A second gas pipeline to Egypt is being built that will hold up to 11 bcm of gas, but it will take roughly three to four years to complete, and when it does, it is not clear how much of that gas will be consumed by Egypt and how much will be surplus to send to Europe via the two Egyptian LNG terminals.  Egypt’ domestic consumption is growing at a rapid pace, so clearly far less than the 11 bcm capacity of the pipeline will flow to the Idku or Damietta LNG plants for export.

Moreover, Egypt is politically problematic. It gets along with Israel well enough, but its economy is showing signs of grave danger – even potential bankruptcy. Indeed, JP Morgan estimated that:

“Egypt’s debt-to-GDP ratio is around 95%. The country is also experiencing one of the most significant foreign exchange outflows this year, estimated at around $11 billion. FIM Partners estimated that Egypt will have $100 billion in hard currency debt over the next five years, including a massive $3.3 billion bond due in 2024.”2

At the same time, the United States last month announced that it will deduct USD 130 million from Egypt’s annual aid amount as pressure on human rights concerns, which represents a material economic but a much larger psychological hit.3  And thus all coincides with dramatic cost increases in grain and other foodstuffs – price increases over which have led in the past to great upheaval and revolution in Egypt. To survive, it is likely that Egypt will not only face internal pressure to sell its own gas for foreign currency rather than use its export infrastructure for Israel’s, but it will also continue the drift it began under the Obama administration toward Russia’s and China’s orbits.  The pressures that led it in that direction a half decade ago now are exacerbated by the urgency of the current quest to obtain aid, cheap food and regional strategic support (such as in Libya).  Once further driven to seek support from Russia, one can only wonder how long it will be before the phone rings from Moscow telling Cairo that Moscow views with great disfavor Egypt’s being a conduit for exporting Israeli gas to Europe to replace Russia’s.  In short, if Israel’s current export structure to Egypt and possibly Europe emerges and survives then great, but Egypt is is not a structure upon which a fifth of Israel’s economy should depend.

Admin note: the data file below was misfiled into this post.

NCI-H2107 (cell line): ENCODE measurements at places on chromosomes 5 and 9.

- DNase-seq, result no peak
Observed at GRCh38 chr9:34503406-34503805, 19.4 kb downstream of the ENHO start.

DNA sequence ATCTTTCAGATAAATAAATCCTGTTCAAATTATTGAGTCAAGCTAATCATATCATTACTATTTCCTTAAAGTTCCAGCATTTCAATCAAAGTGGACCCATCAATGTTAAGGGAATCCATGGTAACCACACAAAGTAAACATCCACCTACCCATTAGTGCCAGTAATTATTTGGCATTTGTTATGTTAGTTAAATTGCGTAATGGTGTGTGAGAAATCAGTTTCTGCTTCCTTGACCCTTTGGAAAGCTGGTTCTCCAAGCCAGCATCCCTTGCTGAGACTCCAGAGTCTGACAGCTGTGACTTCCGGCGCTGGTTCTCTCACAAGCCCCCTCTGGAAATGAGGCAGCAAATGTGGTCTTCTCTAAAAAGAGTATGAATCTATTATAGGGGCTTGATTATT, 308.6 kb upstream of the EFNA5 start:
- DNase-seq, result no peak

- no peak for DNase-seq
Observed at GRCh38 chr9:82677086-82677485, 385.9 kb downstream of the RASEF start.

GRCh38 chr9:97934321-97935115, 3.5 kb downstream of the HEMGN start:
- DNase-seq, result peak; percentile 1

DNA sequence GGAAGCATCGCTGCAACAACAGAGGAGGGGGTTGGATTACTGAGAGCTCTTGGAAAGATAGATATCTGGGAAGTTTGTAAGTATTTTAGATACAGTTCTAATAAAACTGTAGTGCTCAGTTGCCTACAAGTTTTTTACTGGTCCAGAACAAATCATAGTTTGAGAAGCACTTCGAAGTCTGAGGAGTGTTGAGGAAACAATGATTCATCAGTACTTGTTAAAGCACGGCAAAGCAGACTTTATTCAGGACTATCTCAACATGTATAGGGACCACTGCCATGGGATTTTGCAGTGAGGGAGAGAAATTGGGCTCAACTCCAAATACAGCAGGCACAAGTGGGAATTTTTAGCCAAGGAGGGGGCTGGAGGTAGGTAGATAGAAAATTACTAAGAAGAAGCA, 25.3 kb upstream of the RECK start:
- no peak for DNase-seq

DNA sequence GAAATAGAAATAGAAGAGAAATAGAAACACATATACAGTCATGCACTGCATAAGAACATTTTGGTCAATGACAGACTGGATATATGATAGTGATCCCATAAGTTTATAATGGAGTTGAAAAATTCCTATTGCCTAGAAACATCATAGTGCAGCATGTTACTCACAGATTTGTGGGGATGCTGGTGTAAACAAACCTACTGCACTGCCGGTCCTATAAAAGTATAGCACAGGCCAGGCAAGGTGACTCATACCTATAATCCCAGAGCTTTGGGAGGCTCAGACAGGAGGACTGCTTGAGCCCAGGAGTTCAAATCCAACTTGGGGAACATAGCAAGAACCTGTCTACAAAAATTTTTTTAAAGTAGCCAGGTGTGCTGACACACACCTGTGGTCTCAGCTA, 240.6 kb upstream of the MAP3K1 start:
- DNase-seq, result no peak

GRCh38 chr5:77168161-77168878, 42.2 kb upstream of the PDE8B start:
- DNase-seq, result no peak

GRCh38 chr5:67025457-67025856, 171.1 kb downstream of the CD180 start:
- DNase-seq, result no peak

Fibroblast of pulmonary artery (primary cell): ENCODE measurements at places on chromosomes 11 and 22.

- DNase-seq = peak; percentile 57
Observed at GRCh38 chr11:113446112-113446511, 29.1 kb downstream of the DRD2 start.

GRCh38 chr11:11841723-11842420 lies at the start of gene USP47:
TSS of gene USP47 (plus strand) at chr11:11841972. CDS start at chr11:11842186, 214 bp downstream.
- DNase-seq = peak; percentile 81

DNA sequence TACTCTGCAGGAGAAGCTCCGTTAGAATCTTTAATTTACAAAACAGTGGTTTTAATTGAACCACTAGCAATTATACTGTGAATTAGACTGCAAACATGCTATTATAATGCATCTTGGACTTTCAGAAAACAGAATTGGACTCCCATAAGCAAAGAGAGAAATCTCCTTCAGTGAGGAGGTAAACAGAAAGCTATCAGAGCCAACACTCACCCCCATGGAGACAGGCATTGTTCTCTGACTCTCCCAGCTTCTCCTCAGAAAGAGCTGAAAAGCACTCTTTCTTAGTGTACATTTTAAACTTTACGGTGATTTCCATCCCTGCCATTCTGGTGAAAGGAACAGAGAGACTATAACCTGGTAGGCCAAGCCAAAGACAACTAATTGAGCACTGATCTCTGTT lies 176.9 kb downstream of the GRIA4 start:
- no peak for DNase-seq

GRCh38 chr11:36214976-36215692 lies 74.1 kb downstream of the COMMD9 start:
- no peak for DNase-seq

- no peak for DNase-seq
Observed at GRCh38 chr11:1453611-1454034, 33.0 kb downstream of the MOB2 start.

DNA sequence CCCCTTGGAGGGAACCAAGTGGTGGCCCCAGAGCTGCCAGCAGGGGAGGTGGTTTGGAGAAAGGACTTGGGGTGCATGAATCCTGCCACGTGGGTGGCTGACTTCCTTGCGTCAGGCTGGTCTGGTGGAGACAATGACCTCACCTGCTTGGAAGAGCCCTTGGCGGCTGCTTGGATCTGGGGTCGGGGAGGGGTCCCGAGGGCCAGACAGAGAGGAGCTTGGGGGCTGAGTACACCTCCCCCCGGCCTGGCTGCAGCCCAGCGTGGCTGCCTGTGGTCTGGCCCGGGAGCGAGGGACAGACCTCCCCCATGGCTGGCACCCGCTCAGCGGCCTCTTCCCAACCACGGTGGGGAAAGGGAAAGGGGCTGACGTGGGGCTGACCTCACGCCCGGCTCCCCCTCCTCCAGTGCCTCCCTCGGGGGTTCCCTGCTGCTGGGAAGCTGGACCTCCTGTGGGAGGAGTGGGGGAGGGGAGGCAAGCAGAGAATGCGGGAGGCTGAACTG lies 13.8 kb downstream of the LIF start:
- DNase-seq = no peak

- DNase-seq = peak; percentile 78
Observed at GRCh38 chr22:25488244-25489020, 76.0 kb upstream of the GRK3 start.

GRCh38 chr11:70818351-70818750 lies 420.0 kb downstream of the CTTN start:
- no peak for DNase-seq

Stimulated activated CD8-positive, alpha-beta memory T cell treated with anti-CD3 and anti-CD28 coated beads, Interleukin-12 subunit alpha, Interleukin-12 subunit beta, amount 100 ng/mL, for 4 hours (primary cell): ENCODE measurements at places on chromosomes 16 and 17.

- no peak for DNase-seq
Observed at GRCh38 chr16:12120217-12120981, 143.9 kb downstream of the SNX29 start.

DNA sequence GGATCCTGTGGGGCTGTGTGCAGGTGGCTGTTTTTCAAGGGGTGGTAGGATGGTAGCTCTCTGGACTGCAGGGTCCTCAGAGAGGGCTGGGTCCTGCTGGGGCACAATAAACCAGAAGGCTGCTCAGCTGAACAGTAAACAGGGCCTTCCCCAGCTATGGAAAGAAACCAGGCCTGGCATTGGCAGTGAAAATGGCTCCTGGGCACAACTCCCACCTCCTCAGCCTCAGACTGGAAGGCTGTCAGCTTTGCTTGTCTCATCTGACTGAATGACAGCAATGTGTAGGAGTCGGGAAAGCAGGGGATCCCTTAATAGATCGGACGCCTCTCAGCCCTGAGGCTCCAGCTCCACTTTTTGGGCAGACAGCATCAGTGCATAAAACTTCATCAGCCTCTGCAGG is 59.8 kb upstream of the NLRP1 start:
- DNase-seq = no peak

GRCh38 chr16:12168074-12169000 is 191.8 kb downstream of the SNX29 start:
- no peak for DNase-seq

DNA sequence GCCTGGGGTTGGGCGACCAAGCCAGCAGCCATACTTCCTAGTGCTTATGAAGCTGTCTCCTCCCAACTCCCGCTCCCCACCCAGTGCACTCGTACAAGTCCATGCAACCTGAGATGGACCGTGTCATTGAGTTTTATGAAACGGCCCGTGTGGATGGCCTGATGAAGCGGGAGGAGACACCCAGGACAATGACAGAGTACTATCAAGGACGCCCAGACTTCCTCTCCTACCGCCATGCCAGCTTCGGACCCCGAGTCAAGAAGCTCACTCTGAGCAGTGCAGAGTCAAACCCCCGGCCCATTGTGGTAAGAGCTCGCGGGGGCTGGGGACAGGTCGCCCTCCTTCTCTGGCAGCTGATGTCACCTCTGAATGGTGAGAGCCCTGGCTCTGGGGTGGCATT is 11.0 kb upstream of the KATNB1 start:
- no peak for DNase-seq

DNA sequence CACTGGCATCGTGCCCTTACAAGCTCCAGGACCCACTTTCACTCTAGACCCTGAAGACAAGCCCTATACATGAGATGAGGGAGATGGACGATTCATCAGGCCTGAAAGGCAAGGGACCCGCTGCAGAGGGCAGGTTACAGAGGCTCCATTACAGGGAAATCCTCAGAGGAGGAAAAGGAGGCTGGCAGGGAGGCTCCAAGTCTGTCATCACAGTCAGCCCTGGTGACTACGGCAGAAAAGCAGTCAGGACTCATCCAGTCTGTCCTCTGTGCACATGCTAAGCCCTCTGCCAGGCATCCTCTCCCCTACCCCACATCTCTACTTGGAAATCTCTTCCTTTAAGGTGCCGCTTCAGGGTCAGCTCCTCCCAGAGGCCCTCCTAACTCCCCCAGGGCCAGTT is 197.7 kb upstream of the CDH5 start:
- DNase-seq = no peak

A small amount of gas could also be compressed at the Hadera terminal (currently used for offloading, not onloading gas) in Israel to load gas onto compressed natural gas (CNG) ships for Europe, but there are very few of these CNG ships left in the world since their transport-capacity-to-cost ration is lower and the amount of gas they can load is quite a bit more limited than LNG ships, although at the ranges that Israel is from Europe (under 2500 km), there may be some cost offsets.4  With current technologies, Israel could only export about 0.5 bcm per year this way to Europe (with about 14 million m3 per ship).

Combined, under the most optimistic circumstances and assumptions, one can imagine up to 5-10 bcm per annum, about one third of Austria’s annual consumption, being transmitted to Europe. This does not amount to a globally and strategically critical production structure.

The only way Israel will emerge as either a major or reliable source or even hub for gas is by building direct transmission structures from Israel to Europe. One structure is already in process.  An offshore floating LNG platform is already being constructed to service Israel’s Leviathan field. It could theoretically service a capacity of approximately 15 bcm per annum of export.  Under current plans, however, this will take roughly another four years to build.

Second, there were plans by the EU and Israel to build a direct pipeline from Israel to Europe at a cost of about Euro 6 billion. Since it is still under planning, it is uncertain how much gas it would transport, but comparable pipelines in the Mediterranean carry about 30 bcm of gas. There could always also be an additional such terminal constructed if deemed economically viable.

Third, Israel could add a pipeline to Cyprus, and connect to a reinvigorated Vassilikos LNG terminal which like other land-based liquefaction plants could be imagined to reach 15-20 bcm capacity per annum.  This option has been considered but given the lack of urgent interest in Israeli gas internationally until the Ukraine war, this option was shelved for the time being.